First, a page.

Last week, the U.S. 9th Circuit Court of Appeals overturned a lower court ruling that blocked the city of Everett, Washington, from enforcing a certain dress code at “bikini barista” businesses.
After years of complaints from residents, as well as evidence of illegal behavior at various coffee stands, the city’s government passed two ordinances in 2017: one that prohibited “quick-service facility” workers from wearing bikinis and other revealing clothing, and another expanding the definition of “lewd” conduct to include public displays of specific body parts. That year, the owner of local coffee stand chain Hillbilly Hotties, along with several baristas, sued the city to block the dress code, and U.S. District Court Judge Marsha Pechman ruled in favor of the coffee chain, saying that the ordinances were too vague and violated First Amendment rights and imposing an injunction.
On July 3, Judges Morgan Christen, Sandra Ikuta, and Jennifer Choe-Groves unanimously overturned the injunction, ruling that the ordinances were not unconstitutionally vague and did not violate free speech.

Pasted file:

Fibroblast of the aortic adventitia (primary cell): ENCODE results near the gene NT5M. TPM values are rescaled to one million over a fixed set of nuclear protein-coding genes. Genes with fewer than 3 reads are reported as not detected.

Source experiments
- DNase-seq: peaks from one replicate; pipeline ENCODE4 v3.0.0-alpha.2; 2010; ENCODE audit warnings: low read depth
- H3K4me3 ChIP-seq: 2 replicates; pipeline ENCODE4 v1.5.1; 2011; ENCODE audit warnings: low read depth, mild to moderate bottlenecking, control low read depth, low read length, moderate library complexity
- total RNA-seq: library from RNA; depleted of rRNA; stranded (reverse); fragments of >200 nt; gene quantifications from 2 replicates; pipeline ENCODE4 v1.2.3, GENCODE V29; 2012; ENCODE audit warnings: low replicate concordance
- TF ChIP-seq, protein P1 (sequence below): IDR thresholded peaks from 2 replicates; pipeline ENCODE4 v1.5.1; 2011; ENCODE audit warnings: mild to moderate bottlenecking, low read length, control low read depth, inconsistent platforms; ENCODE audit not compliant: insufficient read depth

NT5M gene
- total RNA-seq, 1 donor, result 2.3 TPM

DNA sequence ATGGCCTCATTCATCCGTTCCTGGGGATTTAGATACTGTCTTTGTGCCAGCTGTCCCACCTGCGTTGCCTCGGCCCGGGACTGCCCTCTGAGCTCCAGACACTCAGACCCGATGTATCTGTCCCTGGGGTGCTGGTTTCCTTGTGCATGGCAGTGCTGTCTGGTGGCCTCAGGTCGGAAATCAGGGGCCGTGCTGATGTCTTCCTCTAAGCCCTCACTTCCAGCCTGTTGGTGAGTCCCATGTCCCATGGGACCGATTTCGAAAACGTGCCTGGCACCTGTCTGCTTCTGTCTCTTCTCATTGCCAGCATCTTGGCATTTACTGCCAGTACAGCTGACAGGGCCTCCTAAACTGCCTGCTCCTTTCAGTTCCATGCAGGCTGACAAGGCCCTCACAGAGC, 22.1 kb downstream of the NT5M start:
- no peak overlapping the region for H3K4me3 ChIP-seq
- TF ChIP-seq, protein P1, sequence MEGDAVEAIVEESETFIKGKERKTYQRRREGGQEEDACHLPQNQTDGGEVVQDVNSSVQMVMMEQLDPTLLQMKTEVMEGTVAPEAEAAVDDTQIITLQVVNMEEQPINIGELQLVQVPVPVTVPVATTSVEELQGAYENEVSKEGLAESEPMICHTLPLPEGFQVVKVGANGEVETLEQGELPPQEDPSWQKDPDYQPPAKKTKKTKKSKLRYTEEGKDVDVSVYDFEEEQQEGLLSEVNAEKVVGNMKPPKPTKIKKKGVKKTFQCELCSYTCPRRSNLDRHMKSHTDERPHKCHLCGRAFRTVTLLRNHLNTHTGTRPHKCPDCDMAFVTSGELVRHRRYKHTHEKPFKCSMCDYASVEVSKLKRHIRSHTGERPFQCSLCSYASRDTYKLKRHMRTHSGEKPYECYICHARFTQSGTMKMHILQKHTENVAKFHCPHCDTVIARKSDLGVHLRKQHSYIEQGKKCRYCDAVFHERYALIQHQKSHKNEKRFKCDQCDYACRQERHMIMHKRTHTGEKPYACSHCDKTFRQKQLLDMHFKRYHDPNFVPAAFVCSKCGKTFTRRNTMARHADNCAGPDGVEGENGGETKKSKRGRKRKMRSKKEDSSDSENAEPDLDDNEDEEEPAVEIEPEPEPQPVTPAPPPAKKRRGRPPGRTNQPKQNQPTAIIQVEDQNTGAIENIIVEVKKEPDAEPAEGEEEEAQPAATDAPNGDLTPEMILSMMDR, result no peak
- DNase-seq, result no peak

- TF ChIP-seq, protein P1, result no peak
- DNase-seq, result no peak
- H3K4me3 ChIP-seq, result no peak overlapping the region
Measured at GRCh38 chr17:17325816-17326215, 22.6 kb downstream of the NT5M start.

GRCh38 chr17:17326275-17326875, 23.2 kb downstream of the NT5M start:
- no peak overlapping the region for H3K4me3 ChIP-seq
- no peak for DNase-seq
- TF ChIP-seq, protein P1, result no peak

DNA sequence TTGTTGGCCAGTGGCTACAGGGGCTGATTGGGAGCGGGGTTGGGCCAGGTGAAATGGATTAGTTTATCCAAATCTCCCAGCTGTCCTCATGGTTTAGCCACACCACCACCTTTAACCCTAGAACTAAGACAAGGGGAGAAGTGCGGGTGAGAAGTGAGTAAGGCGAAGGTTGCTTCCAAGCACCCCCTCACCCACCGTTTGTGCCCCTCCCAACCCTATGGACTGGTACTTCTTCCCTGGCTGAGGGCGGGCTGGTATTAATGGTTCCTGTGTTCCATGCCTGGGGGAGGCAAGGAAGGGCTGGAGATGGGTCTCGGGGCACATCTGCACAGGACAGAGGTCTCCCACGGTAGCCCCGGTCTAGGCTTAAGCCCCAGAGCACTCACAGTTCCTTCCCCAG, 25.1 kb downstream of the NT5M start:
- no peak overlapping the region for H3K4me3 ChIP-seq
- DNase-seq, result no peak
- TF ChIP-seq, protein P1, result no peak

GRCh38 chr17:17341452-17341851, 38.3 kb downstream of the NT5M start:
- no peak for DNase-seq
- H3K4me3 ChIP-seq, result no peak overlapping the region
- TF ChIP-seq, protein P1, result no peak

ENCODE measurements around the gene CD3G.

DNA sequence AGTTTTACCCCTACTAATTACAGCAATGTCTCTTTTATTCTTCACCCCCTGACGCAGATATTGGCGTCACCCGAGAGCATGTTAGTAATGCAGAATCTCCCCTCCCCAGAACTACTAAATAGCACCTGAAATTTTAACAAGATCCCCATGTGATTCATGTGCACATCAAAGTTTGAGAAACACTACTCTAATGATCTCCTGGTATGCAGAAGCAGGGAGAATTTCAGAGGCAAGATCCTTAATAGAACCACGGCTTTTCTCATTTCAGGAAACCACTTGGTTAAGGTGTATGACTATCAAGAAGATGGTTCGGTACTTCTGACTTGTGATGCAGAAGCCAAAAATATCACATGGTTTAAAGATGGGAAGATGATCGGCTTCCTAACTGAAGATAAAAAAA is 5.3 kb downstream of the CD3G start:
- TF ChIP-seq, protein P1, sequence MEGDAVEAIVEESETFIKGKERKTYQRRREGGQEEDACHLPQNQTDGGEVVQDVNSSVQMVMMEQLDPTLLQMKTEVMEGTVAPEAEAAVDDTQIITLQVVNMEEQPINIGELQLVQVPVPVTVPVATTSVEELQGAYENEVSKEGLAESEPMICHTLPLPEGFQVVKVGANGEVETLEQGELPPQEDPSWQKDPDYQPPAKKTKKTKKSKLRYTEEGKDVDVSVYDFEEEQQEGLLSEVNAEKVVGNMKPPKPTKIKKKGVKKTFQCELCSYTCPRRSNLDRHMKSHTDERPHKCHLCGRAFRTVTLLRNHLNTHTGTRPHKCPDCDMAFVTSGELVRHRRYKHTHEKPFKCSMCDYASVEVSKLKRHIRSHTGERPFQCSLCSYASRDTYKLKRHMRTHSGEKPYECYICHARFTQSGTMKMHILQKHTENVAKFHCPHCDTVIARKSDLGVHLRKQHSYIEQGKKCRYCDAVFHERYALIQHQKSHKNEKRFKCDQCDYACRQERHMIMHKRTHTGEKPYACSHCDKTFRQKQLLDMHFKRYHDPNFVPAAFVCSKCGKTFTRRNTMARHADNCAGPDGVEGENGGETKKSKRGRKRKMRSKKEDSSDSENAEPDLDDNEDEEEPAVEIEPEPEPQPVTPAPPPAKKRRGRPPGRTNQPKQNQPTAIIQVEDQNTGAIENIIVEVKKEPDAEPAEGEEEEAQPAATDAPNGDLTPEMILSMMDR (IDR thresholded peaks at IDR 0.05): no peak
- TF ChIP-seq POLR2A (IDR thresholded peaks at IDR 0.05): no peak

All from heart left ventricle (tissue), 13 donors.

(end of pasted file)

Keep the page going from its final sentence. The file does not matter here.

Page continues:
“We stress that plaintiffs deny that they engage in nude dancing and erotic performances, thereby disavowing the First Amendment protections available for that conduct,” wrote Christen.
Following the decision, Hillbilly Hotties owner Jovanna Edge has said she will appeal and continue to battle the ordinances.
“The baristas are seeking to exercise their right to choose their work clothing,” says an attorney on behalf of the business. “The baristas sought to express positive messages of body confidence and female empowerment. This decision effectively tells women that the female body must be covered up and hidden, and that women must be protected from themselves.”